When we scrape off our dishes after a large meal, too full to finish the remaining scraps on our plate, we rarely pause and think about the significance of our action. It seems routine to us: if we have leftover food scraps that are unfit for eating, shouldn’t they be thrown in the garbage? Our routine practices, unfortunately, make it difficult for us to conceptualize the magnitude of global food waste. The problem is bigger than we think.
Forty percent of food in the United States is never eaten, amounting to $165 billion a year in waste. More than 20 pounds of food is wasted each month for each of 311 million Americans, amounting to $1,350 to $2,275 annually in waste for a family of four. Think of it as dumping 80 quarter-pound hamburger patties in the garbage each month, or chucking two dozen boxes of breakfast cereal into the trash bin rather than putting them in your pantry.
Much of the waste that inhabits our nation’s dumps comes from farms and supermarkets that were unable to sell produce. About 1.3 billion tons of food gets lost or wasted in the United States, with over 97 percent of food waste ending up in a landfill. Most of this produce is so fresh when it arrives at the dumps that people could have consumed it, had it not come in contact with other waste.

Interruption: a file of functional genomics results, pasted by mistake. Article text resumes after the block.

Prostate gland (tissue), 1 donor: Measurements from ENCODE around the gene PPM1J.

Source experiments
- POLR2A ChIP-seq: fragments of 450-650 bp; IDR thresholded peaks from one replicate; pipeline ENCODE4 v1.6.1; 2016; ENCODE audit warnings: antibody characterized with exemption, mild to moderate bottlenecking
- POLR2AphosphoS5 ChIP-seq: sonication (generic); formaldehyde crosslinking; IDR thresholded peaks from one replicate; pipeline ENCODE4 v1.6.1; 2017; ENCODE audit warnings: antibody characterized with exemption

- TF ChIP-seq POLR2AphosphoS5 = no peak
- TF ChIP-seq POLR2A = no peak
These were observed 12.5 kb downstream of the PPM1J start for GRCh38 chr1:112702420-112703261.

When we live in a nation so devoted to helping others in poverty, it is hard to picture starvation in our own country. Most Americans have the luxury of being able to go down the road to pick up fresh produce every week and are unable to see the issue in throwing away left-overs, but if we just learned to eat and live responsibly, we could make a world of a difference beginning in our own neighborhoods.
Reference: “40% of U.S. Food Wasted, Report Says.” This Just In RSS. N.p., 22 Aug. 2012. Web. 01 May 2016.